- Florence has its own unique dining venue—head up to the 360 Grille, a rotating restaurant perched in a tower overlooking the city.
- Wander through north Alabama long enough and you’ll find all sorts of caves, gorges, and rock formations. Among the prettiest of these is Cathedral Caverns, home to the 45’ Goliath, reportedly the largest stalagmite in the world
- Ivy Green, the birthplace of author and activist Helen Keller, is located in Tuscumbia and is open to the public
- With waterfalls, caves, strange rock formations, and hundreds of miles of trails, Bankhead National Forest is a must for lovers of the great outdoors
- Escape civilization for a bit at Huntsville’s Monte Sano State Park
- Step back in time at the Alabama Renaissance Faire in—where else?—Florence, Alabama’s own “Renaissance City”
Things to do within 60 miles of north Alabama
- Tiny Pisgah, Alabama, is home to Gorham’s Bluff, an elegant Southern inn on a high bluff overlooking the Tennessee River
- Lake Guntersville, the state’s largest lake, occupies an expansive 69,000 acres and offers all manner of water recreation as well as hiking and camping
- A stone’s throw from the Tennessee line is a popular hiking destination known as the Walls of Jericho—a deep cave with a waterfall. Getting there involves a hike which is considered difficult.
- Nearby Gadsden is home to Noccalula Falls, a scenic 90-foot waterfall surrounded by a 250-acre park
- North Alabama is home to several covered bridges, including the Horton Mill Bridge near Oneonta, which is reportedly the highest covered bridge over any US waterway
- Chattanooga is an easy drive from northeast Alabama and offers numerous attractions, including Songbirds Guitars, Ruby Falls, and the breathtaking Lookout Mountain
- Take a tour of the Jack Daniels Distillery in nearby Lynchburg, Tennessee
How to get to north Alabama
- Numerous Southern cities are within easy driving distance to north Alabama. The region is easily accessible by Interstates 65, 22, 20, and 59.
- If you’re coming from farther away, north Alabama can be reached by flying in to Birmingham-Shuttlesworth International Airport, Chattanooga Airport, or Hartsfield-Jackson Atlanta International Airport.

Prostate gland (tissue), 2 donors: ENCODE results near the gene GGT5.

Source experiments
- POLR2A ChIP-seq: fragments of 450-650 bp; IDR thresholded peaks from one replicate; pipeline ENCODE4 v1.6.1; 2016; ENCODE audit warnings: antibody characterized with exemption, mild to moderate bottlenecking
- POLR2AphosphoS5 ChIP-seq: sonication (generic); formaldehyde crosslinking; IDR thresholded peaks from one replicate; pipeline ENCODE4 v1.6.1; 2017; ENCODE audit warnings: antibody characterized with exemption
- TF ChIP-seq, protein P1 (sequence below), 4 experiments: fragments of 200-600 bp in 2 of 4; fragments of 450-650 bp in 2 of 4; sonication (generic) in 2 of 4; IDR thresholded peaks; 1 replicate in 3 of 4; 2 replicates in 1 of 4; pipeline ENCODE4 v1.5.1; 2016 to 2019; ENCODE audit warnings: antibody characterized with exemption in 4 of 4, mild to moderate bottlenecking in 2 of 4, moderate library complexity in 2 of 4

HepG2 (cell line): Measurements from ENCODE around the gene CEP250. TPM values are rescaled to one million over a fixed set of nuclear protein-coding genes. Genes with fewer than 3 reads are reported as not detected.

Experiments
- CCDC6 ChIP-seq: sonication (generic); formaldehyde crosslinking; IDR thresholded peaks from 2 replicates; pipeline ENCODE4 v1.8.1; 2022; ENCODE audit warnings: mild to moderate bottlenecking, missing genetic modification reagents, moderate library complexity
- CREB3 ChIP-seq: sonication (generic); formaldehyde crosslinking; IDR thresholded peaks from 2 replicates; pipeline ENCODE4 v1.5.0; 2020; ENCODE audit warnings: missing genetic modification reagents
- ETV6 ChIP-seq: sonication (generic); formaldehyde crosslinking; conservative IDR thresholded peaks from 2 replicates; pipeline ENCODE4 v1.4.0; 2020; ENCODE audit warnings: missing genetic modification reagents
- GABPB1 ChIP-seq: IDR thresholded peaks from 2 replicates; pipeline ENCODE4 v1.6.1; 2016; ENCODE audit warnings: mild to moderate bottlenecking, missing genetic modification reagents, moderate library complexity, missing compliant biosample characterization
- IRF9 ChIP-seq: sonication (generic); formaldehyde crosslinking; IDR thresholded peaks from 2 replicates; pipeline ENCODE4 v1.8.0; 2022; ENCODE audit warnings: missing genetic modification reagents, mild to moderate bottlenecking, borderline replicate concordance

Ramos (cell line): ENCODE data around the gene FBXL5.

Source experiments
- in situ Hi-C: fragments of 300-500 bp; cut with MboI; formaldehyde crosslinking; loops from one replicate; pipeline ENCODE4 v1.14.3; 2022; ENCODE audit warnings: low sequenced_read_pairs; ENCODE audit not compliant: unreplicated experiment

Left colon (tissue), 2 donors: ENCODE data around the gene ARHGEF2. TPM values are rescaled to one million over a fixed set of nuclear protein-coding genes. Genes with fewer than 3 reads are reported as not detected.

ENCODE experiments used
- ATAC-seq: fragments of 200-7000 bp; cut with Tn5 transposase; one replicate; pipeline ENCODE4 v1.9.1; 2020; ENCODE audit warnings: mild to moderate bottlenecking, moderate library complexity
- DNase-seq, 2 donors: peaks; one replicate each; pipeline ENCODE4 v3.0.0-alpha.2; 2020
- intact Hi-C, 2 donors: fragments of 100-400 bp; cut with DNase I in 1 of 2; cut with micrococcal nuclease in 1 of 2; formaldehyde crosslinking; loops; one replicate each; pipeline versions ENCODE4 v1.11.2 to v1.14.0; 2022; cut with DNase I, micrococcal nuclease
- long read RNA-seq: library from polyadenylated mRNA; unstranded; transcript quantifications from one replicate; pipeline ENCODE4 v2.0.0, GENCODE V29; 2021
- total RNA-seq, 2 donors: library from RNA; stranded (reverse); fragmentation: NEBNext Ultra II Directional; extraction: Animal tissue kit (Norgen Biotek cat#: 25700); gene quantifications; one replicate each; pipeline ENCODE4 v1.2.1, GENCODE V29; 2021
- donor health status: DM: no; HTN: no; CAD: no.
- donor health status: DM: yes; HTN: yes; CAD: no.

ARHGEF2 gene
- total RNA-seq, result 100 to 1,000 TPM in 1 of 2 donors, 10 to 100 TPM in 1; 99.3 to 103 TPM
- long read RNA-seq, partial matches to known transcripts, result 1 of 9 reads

- Numerous taxis and shuttle services operate in the region’s larger cities, as do Uber and Lyft, but transportation within rural areas will likely be scarce.
When is the Best Time to Go to Northern Alabama?
There really are no bad times of the year to visit north Alabama. North Alabama gets the high summer temperatures that the rest of the state gets, but without the humidity, making the summer months pleasant. This is especially true at higher elevations. With a proliferation of flowering trees and shrubs, spring is a particularly lovely time in any part of the state. While Alabama will never get the spectacular fall color of New England, the northern part of the state unquestionably sees more of a change in the autumn months than counties farther south. After what can seem like an endless stretch of summer, renting a mountain cabin in north Alabama as the leaves began to change color and the evenings get cooler is one of the best experiences you can have in the state. Winters in Alabama are generally quite mild, but the northern part of the state is a bit of an exception to that rule. You’ll probably never need snowshoes there, but if snow falls anywhere in Alabama, it will typically be from Birmingham north. turn this